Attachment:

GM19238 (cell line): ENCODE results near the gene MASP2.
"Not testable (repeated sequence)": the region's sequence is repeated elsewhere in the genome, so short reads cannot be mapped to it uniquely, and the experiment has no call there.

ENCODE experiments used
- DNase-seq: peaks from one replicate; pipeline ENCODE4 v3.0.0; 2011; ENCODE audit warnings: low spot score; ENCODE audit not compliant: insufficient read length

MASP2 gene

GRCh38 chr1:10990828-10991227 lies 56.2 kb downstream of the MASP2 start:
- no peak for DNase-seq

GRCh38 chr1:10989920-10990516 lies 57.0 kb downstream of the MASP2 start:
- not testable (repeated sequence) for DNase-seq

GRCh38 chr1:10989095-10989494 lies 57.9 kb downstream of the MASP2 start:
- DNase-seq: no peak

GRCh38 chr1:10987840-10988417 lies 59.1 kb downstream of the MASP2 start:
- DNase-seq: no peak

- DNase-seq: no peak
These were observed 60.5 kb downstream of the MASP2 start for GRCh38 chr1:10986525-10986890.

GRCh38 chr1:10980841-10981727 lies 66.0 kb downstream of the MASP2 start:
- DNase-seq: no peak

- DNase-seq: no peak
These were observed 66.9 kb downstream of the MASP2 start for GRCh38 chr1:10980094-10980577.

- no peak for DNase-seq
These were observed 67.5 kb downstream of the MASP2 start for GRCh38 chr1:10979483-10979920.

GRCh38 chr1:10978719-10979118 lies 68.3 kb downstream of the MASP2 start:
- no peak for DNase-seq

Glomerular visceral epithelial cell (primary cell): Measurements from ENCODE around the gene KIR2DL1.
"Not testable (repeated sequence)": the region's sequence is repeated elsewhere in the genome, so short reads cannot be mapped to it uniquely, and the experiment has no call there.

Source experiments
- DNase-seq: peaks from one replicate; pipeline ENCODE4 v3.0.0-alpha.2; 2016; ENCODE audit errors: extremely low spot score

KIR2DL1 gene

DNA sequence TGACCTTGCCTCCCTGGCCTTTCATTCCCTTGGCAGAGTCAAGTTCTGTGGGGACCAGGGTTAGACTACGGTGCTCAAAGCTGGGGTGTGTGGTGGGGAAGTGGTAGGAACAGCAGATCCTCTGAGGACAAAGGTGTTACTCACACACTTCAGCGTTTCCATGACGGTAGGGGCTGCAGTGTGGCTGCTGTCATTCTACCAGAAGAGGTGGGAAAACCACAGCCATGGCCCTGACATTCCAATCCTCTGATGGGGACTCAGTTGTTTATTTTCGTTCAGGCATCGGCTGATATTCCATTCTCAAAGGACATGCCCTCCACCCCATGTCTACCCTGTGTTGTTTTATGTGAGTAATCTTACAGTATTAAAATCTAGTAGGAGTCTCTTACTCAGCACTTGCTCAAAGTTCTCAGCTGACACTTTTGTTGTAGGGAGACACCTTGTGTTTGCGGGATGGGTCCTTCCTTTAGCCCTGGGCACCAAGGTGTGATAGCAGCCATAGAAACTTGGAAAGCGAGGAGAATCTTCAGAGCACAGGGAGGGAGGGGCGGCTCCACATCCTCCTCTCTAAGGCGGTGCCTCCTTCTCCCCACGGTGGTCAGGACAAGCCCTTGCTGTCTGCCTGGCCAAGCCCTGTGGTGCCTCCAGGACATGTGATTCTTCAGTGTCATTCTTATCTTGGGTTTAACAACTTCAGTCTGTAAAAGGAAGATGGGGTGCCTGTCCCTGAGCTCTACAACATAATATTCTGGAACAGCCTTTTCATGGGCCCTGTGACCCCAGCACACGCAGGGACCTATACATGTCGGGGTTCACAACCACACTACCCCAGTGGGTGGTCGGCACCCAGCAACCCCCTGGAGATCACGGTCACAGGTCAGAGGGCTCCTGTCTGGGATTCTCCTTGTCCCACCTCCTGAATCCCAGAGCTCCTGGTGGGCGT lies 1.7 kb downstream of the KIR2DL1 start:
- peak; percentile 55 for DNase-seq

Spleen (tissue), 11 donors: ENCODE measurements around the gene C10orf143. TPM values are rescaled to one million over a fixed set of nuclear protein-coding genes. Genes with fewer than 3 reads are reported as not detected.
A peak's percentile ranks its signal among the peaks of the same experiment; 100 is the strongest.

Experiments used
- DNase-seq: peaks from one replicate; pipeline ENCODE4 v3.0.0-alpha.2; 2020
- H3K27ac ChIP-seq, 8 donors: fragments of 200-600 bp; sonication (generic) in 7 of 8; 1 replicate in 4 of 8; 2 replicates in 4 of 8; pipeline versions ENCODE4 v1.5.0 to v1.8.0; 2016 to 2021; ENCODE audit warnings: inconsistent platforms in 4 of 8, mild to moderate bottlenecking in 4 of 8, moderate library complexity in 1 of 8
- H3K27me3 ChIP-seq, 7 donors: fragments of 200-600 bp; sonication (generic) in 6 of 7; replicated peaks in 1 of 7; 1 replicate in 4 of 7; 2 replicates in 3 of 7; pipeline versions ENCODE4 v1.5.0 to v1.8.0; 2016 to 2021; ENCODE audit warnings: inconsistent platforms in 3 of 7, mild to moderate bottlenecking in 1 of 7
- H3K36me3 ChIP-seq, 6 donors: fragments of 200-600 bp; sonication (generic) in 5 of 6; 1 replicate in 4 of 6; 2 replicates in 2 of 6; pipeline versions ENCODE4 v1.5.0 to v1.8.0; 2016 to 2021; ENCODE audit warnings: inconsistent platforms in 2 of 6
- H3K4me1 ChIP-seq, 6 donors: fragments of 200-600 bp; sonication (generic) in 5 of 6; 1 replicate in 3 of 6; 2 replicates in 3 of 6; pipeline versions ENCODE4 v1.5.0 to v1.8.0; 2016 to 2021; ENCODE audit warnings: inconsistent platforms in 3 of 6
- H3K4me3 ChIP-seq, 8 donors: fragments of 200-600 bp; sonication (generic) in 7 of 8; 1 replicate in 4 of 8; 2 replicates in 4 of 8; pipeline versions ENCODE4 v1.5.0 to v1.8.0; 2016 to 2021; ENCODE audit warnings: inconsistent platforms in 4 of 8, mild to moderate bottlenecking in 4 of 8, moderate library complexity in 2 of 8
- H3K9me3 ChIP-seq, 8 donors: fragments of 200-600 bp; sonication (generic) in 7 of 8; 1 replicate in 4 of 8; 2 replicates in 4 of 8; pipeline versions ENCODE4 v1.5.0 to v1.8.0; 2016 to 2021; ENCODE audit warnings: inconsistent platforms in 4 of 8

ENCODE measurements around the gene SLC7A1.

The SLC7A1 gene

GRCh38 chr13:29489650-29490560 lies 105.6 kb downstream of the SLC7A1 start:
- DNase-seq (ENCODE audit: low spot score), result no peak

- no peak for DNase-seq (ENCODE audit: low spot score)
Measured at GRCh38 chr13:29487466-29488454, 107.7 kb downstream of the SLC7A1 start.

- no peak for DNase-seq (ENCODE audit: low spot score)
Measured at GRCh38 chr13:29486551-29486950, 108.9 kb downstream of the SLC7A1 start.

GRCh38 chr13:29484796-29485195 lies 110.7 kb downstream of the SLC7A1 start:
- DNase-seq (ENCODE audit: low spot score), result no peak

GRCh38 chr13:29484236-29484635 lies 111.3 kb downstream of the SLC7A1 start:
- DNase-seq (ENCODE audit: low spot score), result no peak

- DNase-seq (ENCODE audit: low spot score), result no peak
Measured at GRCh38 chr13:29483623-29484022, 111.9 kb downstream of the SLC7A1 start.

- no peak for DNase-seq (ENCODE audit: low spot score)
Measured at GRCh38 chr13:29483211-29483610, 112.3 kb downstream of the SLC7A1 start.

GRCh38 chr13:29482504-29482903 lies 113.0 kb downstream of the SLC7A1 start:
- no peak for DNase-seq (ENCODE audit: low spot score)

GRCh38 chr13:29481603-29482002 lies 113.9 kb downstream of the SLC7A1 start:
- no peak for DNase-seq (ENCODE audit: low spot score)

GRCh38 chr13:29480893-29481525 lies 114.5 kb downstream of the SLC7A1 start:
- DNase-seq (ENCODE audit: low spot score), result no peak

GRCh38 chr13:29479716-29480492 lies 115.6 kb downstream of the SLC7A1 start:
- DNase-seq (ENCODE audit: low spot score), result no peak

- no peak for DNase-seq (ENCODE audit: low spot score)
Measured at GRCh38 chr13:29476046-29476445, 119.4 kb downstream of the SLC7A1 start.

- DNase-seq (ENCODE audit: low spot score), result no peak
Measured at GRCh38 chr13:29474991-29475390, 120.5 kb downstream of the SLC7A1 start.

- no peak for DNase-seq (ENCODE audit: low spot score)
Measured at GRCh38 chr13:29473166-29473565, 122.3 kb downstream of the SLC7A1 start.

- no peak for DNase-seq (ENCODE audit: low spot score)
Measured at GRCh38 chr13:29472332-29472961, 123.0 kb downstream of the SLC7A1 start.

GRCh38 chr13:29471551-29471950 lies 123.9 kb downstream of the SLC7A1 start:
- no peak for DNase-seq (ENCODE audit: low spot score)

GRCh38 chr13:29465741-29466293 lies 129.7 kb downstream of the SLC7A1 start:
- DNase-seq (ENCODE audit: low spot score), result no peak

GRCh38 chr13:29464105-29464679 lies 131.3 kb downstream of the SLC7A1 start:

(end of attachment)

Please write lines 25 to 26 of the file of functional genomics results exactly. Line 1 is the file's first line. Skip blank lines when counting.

"Not testable (repeated sequence)": the region's sequence is repeated elsewhere in the genome, so short reads cannot be mapped to it uniquely, and the experiment has no call there.

Source experiments